Economy Wonks

Discussion in 'Economy' started by midcan5, Sep 7, 2010.

  1. midcan5
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    midcan5 liberal / progressive

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    I once read that it took until 1954 to recover from the stock market crash of 1929. Imagine then your retirement savings and a crash, scary stuff, but still you hear how wonderful the market is? I have been testing a few investment companies for future retirement and I am beginning to think the depression folks were right - use the mattress. Anyway I didn't read this yet, and if anyone has some interesting and intelligent insights please share them. PS I am usually not a fan of AEI or so called think tanks that should really be called non-think tanks as they often know what they are looking for and miraculously find it.

    "This paper examines the behavior of real GDP (levels and growth rates), unemployment, inflation, bank credit, and real estate prices in a twenty one-year window surrounding selected adverse global and country-specific shocks or events. The episodes include the 1929 stock market crash, the 1973 oil shock, the 2007 U.S. subprime collapse and fifteen severe post-World War II financial crises. The focus is not on the immediate antecedents and aftermath of these events but on longer horizons that compare decades rather than years. While evidence of lost decades, as in the depression of the 1930s, 1980s Latin America and 1990s Japan are not ubiquitous, GDP growth and housing prices are significantly lower and unemployment higher in the ten-year window following the crisis when compared to the decade that preceded it. Inflation is lower after 1929 and in the post-financial crisis decade episodes but notoriously higher after the oil shock. We present evidence that the decade of relative prosperity prior to the fall was importantly fueled by an expansion in credit and rising leverage that spans about 10 years; it is followed by a lengthy period of retrenchment that most often only begins after the crisis and lasts almost as long as the credit surge."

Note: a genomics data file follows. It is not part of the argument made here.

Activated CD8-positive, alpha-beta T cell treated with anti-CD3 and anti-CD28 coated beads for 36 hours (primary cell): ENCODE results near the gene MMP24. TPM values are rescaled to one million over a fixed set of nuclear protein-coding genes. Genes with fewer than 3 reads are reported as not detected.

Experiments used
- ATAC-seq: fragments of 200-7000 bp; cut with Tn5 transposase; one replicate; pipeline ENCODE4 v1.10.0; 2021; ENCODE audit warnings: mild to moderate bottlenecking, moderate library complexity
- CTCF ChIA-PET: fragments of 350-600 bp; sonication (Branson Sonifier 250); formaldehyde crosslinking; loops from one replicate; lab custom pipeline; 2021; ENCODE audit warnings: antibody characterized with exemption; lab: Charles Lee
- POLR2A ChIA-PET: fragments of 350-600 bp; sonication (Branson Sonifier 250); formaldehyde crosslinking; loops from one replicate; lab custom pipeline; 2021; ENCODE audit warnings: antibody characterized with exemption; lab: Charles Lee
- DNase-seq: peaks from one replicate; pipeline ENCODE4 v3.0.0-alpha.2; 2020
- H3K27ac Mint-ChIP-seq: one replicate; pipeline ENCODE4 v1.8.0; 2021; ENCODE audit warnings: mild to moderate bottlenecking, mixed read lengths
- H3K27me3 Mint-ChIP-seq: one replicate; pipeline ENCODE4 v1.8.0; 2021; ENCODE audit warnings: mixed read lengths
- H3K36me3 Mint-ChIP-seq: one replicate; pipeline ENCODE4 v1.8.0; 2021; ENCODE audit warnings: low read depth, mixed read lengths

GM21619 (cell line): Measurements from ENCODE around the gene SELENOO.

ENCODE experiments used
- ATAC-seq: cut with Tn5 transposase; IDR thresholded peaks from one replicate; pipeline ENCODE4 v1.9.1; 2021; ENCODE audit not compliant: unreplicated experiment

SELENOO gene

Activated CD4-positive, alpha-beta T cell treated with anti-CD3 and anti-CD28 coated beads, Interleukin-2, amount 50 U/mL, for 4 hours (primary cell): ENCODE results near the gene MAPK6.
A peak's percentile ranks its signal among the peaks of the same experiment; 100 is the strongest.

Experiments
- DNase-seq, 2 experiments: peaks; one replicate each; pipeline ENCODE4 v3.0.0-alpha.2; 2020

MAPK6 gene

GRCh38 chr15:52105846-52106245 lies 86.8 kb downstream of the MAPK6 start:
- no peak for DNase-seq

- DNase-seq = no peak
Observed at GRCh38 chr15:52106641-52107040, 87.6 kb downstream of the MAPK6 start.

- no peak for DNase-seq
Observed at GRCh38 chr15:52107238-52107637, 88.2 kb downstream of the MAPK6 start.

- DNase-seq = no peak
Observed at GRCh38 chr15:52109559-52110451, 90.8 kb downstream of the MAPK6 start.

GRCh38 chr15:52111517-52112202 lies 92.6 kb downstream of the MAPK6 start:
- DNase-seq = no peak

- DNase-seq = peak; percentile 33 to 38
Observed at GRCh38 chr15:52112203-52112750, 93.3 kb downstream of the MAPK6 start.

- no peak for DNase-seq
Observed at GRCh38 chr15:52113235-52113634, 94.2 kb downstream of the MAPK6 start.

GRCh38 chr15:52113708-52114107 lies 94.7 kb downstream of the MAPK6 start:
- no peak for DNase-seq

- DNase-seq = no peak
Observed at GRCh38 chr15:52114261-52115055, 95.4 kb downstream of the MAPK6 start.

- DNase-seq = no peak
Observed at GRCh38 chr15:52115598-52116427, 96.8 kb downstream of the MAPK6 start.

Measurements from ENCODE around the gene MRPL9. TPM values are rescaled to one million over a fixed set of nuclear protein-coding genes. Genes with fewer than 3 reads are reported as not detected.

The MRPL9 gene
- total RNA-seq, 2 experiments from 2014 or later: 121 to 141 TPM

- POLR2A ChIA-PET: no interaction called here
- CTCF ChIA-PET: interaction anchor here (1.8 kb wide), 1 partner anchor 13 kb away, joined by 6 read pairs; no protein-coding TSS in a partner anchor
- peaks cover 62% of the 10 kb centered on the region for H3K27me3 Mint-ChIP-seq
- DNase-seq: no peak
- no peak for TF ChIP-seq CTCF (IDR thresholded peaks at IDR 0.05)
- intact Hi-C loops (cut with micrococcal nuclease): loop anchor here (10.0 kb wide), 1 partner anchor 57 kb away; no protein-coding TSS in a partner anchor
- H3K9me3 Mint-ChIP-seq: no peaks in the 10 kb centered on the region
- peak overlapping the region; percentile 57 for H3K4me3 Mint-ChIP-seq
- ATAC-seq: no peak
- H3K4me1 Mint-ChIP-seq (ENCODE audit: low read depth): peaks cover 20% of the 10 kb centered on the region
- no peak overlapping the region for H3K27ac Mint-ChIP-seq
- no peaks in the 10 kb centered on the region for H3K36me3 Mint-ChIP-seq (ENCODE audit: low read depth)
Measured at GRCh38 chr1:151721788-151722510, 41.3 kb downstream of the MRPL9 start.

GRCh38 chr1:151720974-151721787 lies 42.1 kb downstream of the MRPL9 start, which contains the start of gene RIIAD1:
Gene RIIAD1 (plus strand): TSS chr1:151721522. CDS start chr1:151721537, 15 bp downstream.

AEI - Papers


    "What is called sound economics is very often what mirrors the needs of the respectably affluent." J. K. Galbraith
     
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  2. loosecannon
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    loosecannon Senior Member

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    I think this is absolutely true:

    "We present evidence that the decade of relative prosperity prior to the fall was importantly fueled by an expansion in credit and rising leverage that spans about 10 years"
     
  3. william the wie
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    william the wie Gold Member

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    I would advise advise you to get, or if you already own it reexamine, a copy of "The Intelligent Investor" by Benjamin Graham and really study it. What you do at that point depends on how much time and skill you can bring to bear on your portfolio but that should be your starting point.
     

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